Unlike my last article on the poster display, this time I have no intentions of frolicking around with statements that might throw a shadow over the facts. I recall that last time I had congratulated the organizers for taking such an initiative constantly reminding them that there were glitches in the organization which they should try and overcome. Seems like what happened now was quite the contrary.
To start with the date for this competition was no where to be found in the final year projects schedule decided at the beginning of the semester. The minutes which gave a glimpse of the display carried a vague statement saying that the event will be held and something is being chalked out. This was followed by a notice a couple of months down, announcing the event with draft submission deadlines following in a week with hourlies and project presentations lying in the middle.
So far so good. But can anyone tell me what the purpose of a poster display is? In fact what is a poster. The word poster competition sounds like an art poster display. At a place where people have no clue as to what poster displays are about, itâ€™s a good idea to introduce them to an idea before forcing them into it. In fact, it wasnâ€™t a just a poster display at all. The work our students did fell under the category of scientific posters.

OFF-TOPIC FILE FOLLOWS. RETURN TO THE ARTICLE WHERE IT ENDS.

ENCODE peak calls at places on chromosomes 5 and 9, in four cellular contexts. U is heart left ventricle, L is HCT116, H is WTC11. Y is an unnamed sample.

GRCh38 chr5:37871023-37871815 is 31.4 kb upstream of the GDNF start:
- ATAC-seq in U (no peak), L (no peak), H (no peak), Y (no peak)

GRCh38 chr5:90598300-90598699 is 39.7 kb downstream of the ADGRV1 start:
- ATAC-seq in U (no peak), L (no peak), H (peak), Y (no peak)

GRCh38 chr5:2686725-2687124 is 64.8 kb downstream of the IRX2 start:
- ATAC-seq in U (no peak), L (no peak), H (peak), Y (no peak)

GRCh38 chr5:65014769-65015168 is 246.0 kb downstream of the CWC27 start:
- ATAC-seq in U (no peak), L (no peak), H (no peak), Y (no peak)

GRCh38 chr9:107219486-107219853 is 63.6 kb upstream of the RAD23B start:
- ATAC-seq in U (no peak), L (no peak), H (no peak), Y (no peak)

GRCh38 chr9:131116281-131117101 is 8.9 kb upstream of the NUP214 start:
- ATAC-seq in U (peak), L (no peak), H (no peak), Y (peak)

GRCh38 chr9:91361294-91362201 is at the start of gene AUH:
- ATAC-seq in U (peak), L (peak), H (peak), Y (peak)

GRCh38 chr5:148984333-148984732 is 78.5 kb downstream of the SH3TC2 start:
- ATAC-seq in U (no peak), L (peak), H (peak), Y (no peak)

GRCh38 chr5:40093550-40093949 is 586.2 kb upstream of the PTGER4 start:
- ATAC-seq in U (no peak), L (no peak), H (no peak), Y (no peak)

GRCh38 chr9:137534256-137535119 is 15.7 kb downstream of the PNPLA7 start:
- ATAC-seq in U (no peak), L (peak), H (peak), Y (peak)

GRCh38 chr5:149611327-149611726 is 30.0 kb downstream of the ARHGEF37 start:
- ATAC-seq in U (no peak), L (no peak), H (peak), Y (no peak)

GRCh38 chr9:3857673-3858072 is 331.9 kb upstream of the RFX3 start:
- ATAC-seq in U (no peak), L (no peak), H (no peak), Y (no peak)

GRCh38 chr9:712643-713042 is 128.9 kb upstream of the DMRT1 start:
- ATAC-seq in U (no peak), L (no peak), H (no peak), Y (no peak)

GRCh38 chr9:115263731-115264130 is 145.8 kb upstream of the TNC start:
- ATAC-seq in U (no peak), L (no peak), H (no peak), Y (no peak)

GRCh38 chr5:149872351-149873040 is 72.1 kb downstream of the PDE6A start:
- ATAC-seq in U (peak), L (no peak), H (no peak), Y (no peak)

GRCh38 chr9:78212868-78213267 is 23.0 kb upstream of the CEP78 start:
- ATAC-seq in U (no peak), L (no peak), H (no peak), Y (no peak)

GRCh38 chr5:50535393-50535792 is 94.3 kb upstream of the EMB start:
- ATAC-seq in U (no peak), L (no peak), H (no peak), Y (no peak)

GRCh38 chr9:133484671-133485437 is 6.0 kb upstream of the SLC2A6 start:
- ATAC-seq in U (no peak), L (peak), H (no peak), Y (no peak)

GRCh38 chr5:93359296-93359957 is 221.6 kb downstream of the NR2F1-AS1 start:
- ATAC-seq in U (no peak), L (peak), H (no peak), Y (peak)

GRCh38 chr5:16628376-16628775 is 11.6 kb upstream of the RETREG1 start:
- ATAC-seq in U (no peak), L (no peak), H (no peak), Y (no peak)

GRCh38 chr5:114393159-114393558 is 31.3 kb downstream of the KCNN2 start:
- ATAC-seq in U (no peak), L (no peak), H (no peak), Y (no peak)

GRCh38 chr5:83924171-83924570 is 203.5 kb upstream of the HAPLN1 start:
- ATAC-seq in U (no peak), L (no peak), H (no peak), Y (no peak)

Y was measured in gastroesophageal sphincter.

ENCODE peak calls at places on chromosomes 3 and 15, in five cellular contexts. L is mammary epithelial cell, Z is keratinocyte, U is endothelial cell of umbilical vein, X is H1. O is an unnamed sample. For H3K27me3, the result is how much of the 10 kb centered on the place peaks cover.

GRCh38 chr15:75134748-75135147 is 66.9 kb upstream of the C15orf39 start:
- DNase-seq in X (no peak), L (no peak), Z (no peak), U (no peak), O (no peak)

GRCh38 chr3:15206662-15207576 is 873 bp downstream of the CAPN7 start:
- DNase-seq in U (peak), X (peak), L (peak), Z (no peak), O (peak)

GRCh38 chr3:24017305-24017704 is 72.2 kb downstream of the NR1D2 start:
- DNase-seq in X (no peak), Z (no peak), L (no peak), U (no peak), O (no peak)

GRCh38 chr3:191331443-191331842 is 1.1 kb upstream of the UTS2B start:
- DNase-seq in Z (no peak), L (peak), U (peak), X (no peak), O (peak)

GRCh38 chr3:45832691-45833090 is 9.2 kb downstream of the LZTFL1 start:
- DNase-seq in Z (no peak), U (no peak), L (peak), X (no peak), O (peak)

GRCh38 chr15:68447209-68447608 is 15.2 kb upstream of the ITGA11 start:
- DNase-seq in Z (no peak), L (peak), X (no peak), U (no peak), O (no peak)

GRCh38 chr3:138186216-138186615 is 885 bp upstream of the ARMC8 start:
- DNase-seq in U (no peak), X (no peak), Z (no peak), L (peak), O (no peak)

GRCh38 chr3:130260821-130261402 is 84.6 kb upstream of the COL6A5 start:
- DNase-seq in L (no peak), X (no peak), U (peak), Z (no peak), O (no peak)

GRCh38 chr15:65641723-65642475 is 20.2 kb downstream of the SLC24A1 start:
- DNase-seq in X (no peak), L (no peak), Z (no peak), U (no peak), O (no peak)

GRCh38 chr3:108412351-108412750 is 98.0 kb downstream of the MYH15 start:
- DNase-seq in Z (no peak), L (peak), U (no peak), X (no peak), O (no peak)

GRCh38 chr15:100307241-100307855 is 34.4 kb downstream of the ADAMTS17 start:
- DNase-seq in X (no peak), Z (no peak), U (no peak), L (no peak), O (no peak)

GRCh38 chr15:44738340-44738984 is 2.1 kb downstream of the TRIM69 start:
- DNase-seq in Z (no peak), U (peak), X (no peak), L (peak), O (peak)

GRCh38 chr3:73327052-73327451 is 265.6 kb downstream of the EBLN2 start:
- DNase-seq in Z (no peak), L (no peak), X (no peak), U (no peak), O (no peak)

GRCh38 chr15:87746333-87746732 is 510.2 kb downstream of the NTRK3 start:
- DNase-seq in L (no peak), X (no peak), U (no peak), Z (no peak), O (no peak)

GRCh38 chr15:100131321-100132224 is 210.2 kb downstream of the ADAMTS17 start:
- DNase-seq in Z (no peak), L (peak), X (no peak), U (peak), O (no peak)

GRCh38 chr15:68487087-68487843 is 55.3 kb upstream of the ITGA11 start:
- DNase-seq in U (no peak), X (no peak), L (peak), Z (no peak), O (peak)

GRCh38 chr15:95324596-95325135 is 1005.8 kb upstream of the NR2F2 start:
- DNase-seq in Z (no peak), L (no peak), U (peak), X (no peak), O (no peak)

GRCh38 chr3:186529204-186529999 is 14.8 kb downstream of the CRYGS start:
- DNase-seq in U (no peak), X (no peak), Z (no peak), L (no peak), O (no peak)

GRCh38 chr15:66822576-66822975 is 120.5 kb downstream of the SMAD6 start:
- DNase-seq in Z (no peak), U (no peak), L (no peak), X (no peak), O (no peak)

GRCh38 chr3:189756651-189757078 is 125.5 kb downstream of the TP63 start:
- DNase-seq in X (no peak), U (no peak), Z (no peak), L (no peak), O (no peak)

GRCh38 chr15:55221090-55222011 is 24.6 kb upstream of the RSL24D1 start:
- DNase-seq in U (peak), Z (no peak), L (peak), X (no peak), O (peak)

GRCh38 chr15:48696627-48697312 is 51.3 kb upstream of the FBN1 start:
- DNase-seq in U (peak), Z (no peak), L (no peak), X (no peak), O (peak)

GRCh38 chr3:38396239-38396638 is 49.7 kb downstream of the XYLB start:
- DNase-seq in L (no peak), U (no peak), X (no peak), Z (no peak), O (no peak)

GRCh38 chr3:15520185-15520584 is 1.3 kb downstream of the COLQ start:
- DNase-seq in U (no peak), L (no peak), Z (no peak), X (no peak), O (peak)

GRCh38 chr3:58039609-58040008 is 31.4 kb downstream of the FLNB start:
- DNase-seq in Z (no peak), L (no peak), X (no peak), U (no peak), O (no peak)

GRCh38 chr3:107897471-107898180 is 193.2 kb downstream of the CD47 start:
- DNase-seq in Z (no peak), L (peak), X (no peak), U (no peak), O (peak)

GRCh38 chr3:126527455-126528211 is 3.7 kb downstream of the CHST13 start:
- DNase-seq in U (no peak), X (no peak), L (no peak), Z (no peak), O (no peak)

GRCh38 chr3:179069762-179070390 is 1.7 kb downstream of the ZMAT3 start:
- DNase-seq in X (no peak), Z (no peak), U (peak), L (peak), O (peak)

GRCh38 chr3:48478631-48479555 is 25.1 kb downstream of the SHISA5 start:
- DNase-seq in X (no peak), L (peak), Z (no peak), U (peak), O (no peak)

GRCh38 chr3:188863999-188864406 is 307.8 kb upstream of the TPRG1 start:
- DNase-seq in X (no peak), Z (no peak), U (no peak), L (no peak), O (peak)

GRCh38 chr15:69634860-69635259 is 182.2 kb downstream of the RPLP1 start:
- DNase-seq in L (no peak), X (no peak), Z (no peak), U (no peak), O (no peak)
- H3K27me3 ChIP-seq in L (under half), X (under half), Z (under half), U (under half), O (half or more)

I went through various links. Each of them gives an outline on how to go about making a scientific poster. Why one shouldnâ€™t use dark backgrounds and how the elements should be spaced out such that they are visually appealing. By visually appealing, it is usually implied that the poster should be proportioned well and comfortable to the eye. Here’s another link to an award winning poster from NC state which doesn’t feature any fancy artwork.
Keeping these points in mind it should on an average take about 8-10 minutes for a person to go through a poster. I doubt if anyone went through any such references before making their poster. And even if they did, what good would it have done. After all, the evaluators wouldnâ€™t really know what to grade in a poster would they? If an event has been organized, the evaluators should also be selected not only on qualifications but must also briefed about how they are to grade the work.
Hereâ€™s a sample evaluation sheet from the NC state. One might notice the factors that are considered while making a poster are very different from those people generally perceive.Sample poster evaluation sheet.
The idea of having a poster display has been great. The timing and the way it has been conducted has not been so. Several people raised this concern, including myself, but instead of creating issues after voicing our concerns, tried to work things in our own capacity hoping for the best.
The timings and venue without differentiating between a scientific poster and art poster display at an art gallery were contributing factors which further fueled the fire. I understand that this was organized for the best of the institute and students but it doesnâ€™t take long for things to get overturned.
If things at TIP are to improve, itâ€™s imperative that efforts are streamlined.